view of back yard through french doors

I’ll miss the view from where I write.

Next Friday we will be moving. This has all happened so fast that my head is spinning. Today, I feel mostly tired. Just tired and achy. I can’t wait to get to the other side. I feel like I’m scattered all over the place. An escrow here, an escrow there. Utilities here to cancel. Utilities to sign up. Oh, and packing, packing and more packing.

I got a text last night from a realtor reminding me that the sellers are shutting off all their utilities on Monday. I had signed up for new services online, rather than opting for the 35-minute waits by phone last week. But today, I needed to call gas, power, water and  trash and make sure we are good to go Monday, even though we’re arriving on Friday. I started second guessing myself, and that turned out to be a good thing. In fact, I learned that the electric company I signed up with online doesn’t provide service to our new house! Can you imagine packing and driving to your new state only to find you don’t have electricity and won’t have it for several days!

Yikes. I may have been on hold for a long amount of today, but I think it was worth it.

Another thing I’m having trouble with is saying good-bye to the people in my CA life. Yesterday was the last day I’ll see my friend who is also my housekeeper. We were swim moms together and her daughter was valedictorian of my daughter’s class. I got teary eyed saying goodbye to our handyman, too, and I’ve only known him for a few years. I think I’ll skip saying goodbye in person to my friends and neighbors.

wooden gates with ficus

Goodbye big old gates.

Counting down to change: 17 days to go

old spanish style house

My dream home of 28 years.

The movers are scheduled. I’m busy with lists of things to do from canceling utilities to signing up for high speed internet. It’s been 28 years in this beautiful old house. It was my dream house and I never wanted to move. Ever.

But my husband has. He’s brought it up for several years. At first I answered with sobs and tears. Finally, I acquiesced. But I had a last ditch plan. I thought we should test the market, because it’s super crazy hot. I wanted to list the house really, really high. So high that nobody would make an offer. So we did and it sold in three hours with two offers above asking price.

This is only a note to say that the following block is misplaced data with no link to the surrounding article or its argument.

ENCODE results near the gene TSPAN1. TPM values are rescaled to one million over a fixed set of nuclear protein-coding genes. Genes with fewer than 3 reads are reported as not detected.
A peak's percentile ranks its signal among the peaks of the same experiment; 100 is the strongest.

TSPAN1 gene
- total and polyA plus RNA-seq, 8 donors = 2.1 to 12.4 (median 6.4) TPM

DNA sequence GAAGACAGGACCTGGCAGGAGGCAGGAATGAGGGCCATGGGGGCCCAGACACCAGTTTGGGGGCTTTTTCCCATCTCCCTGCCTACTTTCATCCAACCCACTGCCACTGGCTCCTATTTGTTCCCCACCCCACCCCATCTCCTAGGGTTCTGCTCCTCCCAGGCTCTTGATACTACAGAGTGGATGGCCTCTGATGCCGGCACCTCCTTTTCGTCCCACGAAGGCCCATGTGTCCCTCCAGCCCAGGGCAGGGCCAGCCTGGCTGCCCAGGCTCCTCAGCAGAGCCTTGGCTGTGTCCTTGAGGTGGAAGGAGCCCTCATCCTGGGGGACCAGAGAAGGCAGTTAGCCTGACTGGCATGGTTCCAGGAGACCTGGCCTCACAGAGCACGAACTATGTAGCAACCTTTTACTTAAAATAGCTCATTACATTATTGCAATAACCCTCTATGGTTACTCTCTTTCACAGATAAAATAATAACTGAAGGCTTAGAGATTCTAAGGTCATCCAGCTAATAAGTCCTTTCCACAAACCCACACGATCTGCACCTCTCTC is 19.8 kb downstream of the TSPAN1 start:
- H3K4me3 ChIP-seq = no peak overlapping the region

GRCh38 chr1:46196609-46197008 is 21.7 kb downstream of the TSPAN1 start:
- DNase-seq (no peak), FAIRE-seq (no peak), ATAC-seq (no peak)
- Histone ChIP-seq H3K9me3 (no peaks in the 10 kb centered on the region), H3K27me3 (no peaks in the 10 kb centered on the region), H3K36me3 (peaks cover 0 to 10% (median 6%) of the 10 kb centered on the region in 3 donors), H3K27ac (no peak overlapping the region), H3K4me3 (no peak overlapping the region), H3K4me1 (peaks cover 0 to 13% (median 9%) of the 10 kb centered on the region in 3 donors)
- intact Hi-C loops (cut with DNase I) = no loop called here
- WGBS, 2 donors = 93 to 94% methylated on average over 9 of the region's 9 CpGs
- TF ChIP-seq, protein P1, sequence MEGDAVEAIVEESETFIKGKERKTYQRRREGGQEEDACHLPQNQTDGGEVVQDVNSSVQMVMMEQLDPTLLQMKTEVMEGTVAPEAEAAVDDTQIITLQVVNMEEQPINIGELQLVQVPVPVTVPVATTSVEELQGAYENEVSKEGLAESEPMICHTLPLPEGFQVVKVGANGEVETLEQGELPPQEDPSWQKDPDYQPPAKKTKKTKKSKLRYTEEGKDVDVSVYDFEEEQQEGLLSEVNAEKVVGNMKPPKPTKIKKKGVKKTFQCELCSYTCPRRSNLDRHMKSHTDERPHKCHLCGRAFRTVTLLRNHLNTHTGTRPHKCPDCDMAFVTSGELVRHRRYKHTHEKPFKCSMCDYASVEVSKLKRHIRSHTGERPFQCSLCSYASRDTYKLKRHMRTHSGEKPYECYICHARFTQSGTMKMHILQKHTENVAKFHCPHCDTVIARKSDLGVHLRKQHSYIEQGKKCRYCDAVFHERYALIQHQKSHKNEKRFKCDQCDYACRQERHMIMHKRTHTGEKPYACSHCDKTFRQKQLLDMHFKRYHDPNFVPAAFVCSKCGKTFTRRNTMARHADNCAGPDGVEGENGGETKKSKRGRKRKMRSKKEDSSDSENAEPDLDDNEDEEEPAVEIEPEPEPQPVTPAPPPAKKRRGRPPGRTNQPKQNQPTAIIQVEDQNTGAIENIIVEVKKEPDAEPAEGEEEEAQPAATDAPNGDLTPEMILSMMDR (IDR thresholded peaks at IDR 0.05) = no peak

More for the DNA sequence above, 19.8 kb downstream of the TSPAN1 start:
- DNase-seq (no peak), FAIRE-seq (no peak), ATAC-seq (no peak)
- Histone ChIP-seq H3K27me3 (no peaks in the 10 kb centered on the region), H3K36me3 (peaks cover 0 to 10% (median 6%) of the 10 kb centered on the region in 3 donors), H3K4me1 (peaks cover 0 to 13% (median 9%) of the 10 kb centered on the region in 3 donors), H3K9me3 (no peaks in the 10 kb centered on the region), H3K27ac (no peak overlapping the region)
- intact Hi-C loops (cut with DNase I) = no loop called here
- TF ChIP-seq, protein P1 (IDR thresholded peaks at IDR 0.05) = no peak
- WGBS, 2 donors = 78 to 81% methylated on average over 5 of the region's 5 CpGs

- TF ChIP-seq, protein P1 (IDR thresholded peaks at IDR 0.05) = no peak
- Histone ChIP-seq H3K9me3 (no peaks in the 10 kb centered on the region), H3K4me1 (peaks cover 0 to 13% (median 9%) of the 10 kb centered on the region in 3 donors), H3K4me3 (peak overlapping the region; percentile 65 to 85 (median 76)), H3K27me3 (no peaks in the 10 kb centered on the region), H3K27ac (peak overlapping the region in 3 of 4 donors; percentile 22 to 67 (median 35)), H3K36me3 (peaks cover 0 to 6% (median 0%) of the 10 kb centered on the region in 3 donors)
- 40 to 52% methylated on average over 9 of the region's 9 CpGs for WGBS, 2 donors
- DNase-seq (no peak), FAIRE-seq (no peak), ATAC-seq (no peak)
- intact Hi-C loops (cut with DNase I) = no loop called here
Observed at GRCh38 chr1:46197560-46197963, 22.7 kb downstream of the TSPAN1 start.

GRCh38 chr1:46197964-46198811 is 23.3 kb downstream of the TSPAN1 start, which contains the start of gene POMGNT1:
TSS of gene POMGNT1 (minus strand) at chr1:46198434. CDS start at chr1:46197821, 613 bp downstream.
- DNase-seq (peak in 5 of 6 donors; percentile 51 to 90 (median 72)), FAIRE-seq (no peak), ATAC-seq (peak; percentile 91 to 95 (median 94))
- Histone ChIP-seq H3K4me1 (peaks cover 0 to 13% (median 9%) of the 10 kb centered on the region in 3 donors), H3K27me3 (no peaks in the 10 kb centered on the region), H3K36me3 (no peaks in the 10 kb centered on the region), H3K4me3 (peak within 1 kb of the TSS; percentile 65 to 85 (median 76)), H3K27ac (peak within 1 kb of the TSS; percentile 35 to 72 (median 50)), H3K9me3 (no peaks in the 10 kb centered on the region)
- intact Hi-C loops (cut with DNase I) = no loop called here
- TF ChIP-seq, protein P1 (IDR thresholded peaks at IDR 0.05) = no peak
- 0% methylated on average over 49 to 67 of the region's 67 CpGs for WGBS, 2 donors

archway gate to casa

The entrance to our home.

Now moving is my new reality. There are things that made me want to move, too. One was the sports arena that was going in a block from our house with no plans for adequate parking. But that got nixed. Then there’s the hotel across the street with guests bringing their dogs over to our lawn to do their business. And the loud music and parties. I’m over that. But the hotel is bankrupt now, so it’s been quiet, which probably means it was a good time to sell our house. Then there are the people who drive the wrong way down our street, whipping around the corner of our house. My son and husband both got hit backing out of the driveway.

Most of all, it costs too much to live in this old house and in California. Plus, there’s our homeless guy who thinks he owns the house and peeks through our bedroom windows.

My kids were so upset. And rightfully so. This is the only home they’ve ever lived in. It’s their lifetime home until they left for college and then on to adulthood.

I know the move is for the best, but my emotions have been up and down and all over the place. I think it happened too fast. Three hours was not long enough to wrap my head around the move. Sometimes I’m so excited to try a new adventure. Other times, I’m teary eyed.

view of gorgeous Palm Springs backyard

I’ll miss this.

Have you ever moved? Were you excited or sad?